Are you sure about that? Each sub-folder on the DFS is a shared folder on the relevant server, so if that server goes down then you lose access to the relevant branch on the DFS.

                Like I said before, you need to implement FRS where all files are centrally located on one server and replicated to all other servers in the site. Sounds more like what you are explaining!
                That is what I am doing, I didn't go into every detail in my previous posts to keep it short.

                I ended up setting up the DFS namespace on a DC in our HQ with DFS links to shares on the new file server. I have two file servers, one in our HQ, one in our Remote office, the file server in our Remote office is also a DC. I am using 2003 R2 DFS to present one common path/namespace no matter which location a user is in and so I can change/move/replace the source file servers as needed. I have setup FRS to replicate between the two, it's working great so far. Users will not be collaborating on files, I am implementing SharePoint for that

                Thanks for the reply
                Mike S

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                • #9
                  Re: DFS storage location question

                  Note that if you only have one namespace server and it goes offline the namespace will go down and users will need to revert to using the physical path of the shares.

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                  • #10
                    Re: DFS storage location question

                    Your thinking and architecture is spot on Mike.

                    DFS is exactly what you need, and one of it many strengths.

                    A
                    Last edited by bunce; 24th May 2008, 05:57.

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                    • #11
                      Re: DFS storage location question

                      Just make sure you use 2003 r2 with DFS Replication and not FRS and you should be fine
                      VCP on vSphere (4), MCITP:EA/DBA, MCTS:Blahblah

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                      • #12
                        Re: DFS storage location question

                        I work with a company who used to use the old DFS to replicate data between 4 different sites. The folder was 9GB and growing at a rapid rate. Their internet used to be very slow since DFS was just replicating all the time. I since upgraded all their servers from 2003 to 2003 R2 and moved them to DFS-R. Not only is the compression is a huge help but the fact it only replicates the changed data rather than the whole file itself. DFS-R is a great advancement for WAN replication.

                        This is a good video of DFS-R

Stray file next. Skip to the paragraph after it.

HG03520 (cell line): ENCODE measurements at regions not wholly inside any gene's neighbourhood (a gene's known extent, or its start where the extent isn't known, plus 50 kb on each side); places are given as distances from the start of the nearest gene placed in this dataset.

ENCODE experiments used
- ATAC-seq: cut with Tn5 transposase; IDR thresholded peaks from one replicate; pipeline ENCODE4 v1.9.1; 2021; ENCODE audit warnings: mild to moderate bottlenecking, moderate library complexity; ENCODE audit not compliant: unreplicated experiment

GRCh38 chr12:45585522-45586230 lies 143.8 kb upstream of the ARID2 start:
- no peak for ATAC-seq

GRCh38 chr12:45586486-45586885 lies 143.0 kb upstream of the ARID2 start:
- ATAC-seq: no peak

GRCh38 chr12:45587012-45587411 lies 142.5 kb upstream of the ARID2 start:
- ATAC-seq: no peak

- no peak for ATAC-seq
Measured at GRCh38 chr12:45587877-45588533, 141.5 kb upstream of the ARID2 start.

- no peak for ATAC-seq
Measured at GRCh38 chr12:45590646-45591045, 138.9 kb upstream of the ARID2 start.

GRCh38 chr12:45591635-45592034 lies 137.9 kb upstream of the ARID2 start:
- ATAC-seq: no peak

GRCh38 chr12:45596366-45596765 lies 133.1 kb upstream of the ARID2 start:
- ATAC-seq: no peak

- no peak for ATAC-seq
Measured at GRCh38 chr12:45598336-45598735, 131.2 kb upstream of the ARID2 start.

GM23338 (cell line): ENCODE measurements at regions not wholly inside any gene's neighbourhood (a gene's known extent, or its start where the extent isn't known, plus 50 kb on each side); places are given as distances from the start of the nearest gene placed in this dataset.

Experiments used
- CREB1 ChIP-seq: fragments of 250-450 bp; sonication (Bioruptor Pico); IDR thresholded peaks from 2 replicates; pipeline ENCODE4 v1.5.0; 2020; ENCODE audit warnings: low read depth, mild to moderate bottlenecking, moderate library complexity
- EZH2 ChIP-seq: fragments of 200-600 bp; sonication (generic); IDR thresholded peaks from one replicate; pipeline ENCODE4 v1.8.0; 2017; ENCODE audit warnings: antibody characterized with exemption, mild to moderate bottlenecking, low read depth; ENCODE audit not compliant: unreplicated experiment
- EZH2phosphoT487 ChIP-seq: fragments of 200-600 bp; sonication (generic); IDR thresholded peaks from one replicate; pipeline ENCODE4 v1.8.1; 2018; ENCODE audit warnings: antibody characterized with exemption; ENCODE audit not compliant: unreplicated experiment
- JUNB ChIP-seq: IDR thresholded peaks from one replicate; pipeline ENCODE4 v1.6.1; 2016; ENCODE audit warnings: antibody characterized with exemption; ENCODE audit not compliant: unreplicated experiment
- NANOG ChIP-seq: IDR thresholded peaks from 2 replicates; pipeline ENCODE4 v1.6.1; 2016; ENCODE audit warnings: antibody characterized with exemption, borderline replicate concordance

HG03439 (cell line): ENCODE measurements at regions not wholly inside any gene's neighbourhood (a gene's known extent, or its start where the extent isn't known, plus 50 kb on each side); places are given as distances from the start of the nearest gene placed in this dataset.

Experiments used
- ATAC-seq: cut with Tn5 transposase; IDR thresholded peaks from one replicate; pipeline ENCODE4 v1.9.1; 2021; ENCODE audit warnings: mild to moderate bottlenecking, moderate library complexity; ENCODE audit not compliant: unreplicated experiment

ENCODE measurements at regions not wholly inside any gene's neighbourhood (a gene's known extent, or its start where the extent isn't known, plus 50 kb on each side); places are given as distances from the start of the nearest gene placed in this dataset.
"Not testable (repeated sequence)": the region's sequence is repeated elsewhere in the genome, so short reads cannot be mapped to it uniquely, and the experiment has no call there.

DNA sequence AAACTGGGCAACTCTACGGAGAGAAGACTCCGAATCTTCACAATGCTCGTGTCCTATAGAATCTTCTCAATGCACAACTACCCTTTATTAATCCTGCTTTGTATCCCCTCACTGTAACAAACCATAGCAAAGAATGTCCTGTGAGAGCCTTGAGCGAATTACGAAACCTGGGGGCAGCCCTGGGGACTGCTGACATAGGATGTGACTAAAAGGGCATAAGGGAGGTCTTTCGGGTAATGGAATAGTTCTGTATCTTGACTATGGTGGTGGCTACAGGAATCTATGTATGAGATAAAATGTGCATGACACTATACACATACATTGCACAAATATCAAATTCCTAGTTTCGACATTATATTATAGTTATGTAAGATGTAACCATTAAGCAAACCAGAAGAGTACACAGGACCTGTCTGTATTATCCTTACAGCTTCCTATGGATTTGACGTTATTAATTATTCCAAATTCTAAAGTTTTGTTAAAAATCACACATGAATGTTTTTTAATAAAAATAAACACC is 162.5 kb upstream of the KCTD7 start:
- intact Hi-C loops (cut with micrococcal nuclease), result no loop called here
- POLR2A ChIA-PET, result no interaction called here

Please remember to leave positive reputation points (The Ying Yang Icon) if someone helps you.

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                        • #13
                          Re: DFS storage location question

                          DFS does not replicate data. Only FRS replicates data:

                          From Wikipedia:

                          When users try to access a share that exists off the DFS root, the user is really looking at a DFS link and the DFS server transparently redirects them to the correct file server and share.

                          ....

                          The file and root information is replicated via the Microsoft File Replication Service (FRS).
                          Thus, only AD data pertaining to the DFS structure is replicating across DCs amongst the rest of the AD replicated data. So if one of your links is over a slow link, when your users access that folder/link on the DFS, access will be slow for those files.
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                          +-- Regional Systems Engineer, DotNet programmer & Jack of all trades
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                          • #14
                            Re: DFS storage location question

                            JD - please read the above posts in detail as well of a quick search of the Microsoft site. Wikepedia shouldn't be relied on for facts.

                            FRS is dated (and buggy) technology. It has been replaced by a more efficient and reliable technology called DFS Replication (or DFS-R), available in Windows 2003-R2 and later.

                            FRS NO-LONGER performs the replication in this scenario. About the only thing remaining in 2003 that is replicated using FRS is the SYSVOL share. In 2008 MS have fixed this for good and I believe it now uses DFS-R also.

                            DFS includes a number of enhanced features including those that ensure users are directed to the most appropriate link, as well as fallback functionality.

                            A
                            Last edited by bunce; 27th May 2008, 10:53.